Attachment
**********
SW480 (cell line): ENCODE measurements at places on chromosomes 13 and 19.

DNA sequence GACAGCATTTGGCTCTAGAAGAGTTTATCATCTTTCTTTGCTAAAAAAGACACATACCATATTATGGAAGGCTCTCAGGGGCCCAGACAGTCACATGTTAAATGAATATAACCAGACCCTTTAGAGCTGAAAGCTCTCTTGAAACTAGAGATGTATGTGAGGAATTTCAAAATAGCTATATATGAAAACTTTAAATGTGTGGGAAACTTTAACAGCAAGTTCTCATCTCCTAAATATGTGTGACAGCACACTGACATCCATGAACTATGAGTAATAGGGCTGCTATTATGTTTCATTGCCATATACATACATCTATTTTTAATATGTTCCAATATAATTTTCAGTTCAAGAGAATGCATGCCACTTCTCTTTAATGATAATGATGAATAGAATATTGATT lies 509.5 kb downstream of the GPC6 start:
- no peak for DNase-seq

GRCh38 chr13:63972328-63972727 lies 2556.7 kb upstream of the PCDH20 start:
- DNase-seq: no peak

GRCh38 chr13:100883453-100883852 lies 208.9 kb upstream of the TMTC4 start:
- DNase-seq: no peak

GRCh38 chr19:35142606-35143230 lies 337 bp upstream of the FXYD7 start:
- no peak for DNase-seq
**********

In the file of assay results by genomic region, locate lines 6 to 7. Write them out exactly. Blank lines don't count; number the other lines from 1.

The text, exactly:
GRCh38 chr13:100883453-100883852 lies 208.9 kb upstream of the TMTC4 start:
- DNase-seq: no peak